|Members of the public protesting wage increases in Kenya|
So far, Kenya has managed to maintain its fiscal deficits at fairly sustainable levels and in consequence our macroeconomic situation has remained relatively stable.
By any estimates, our core inflation has remained low, and our exchange rate stable. And our debt to GDP ratio is sustainable, even by the most exacting of IMF standards. These are the fruits of prudent fiscal management over the last decade, which we can no longer take for granted.
Civil servants pay takes 13 percent of the Gross Domestic Product (GDP) which is way above the long-term target of 8 percent and the internationally desirable level of less than 7 percent.
In the current financial year, the total remuneration to the public service will account for 55% of our tax revenue, and 13% of the national cake or what economists call gross domestic income.
Kenya is at a crossroads on how to fund critical development programs and thus desperate times call for desperate measures.
The central government currently foots the bill of an extra 47 devolved governments that have 47 cabinets. There are also 47 senators, 400 legislators and 2,500 members of county assemblies who have all distinguished themselves with appetite for handsome pay and a good living.
This calls for radical measures as far as the public wage bill is concerned. Given that for the fiscal year 2012/2013, the public wage bill stood at 498billion, the debate on its sustenance is healthy.
On 5th February 2014, a three-judge bench of the High Court of Kenya declared as unconstitutional, null and void the decision by MPs to revoke gazette notices issued by the Salaries and Remuneration Commission regarding the salaries of various state officers.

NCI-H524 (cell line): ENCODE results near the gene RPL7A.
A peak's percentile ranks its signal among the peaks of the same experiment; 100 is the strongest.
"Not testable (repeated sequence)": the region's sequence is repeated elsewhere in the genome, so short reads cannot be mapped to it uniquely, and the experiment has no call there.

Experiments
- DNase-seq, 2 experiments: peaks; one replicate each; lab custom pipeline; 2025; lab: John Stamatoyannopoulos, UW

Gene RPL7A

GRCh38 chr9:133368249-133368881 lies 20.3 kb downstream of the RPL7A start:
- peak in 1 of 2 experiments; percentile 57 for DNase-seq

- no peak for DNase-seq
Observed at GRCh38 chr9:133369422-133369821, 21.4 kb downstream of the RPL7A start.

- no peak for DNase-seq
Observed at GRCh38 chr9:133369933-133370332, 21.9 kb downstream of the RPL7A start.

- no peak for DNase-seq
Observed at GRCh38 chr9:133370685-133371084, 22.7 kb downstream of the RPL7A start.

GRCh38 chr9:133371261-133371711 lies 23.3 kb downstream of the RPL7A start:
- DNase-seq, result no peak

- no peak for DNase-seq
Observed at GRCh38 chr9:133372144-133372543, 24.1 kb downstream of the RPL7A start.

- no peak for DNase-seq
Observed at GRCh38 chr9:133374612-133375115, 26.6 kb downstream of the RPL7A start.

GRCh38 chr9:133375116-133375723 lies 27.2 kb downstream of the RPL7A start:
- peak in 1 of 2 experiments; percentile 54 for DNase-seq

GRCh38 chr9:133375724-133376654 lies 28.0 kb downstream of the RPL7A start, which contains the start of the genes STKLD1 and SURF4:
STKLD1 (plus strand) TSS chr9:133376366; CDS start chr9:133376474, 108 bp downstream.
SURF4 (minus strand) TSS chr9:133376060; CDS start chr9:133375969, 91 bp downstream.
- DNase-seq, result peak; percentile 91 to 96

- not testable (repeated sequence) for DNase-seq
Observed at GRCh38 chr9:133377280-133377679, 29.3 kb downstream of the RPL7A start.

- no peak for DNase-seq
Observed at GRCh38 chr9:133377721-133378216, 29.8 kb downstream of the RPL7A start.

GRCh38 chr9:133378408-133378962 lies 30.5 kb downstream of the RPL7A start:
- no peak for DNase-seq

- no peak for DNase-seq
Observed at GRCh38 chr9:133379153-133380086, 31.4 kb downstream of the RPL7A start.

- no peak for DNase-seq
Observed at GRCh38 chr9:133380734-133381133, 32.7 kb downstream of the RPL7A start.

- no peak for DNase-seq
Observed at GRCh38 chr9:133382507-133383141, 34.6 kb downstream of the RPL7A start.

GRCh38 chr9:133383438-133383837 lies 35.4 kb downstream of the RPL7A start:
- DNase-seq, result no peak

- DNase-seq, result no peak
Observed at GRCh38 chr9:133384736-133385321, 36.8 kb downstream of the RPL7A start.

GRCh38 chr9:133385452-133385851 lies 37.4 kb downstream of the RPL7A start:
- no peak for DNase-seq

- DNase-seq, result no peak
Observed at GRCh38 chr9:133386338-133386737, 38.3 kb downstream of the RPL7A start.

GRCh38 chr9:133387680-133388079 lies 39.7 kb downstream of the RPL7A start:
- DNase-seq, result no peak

The Court also declared the National Assembly Remuneration Act unconstitutional. Implementing this decision alone would spare the public purse several millions (perhaps billions) of shillings. The repayment should be backdated!
The country’s Sh.1.6 trillion Budget does not meet the development expenditure threshold of 30 percent as provided by the Public Financial Management Act – this means a huge spending portfolio ends up as recurrent expenditure.
Again, there is this obscenity of senior public officers earning several hundred times more than their lower and middle cadre counterparts, yet it is the later and the last that do most of the work. Tied to this is the scandal called ‘allowances.'
Actually, this is where the devil lies, not in the salaries. The attendance of workshops, conferences, trainings, meetings etc is incidental to the performance of a public officer’s job.
There are too many people who draw a salary from the public purse for doing nothing. They were only hired into the public service (invariably as tea girl, messenger, driver, typist, receptionist, secretary etc) because they were the relative, ‘clande,’ sycophant, ‘squeeze’ or other close connection of some highly placed Kenyan.
Put differently, there are far too many people in the public service who were hired into our public service for what the inimitable Prof. PLO Lumumba describes as “technical know-who,” instead of technical know-how. Tied to this is a category of pubic, nay public servants commonly referred to as “ghost workers.” There is nothing “ghostly” about these workers. It is euphemism for paying salaries to non-existent workers, and by extension for services not rendered.
Mean, the National Debate on Public Wage Bill continues.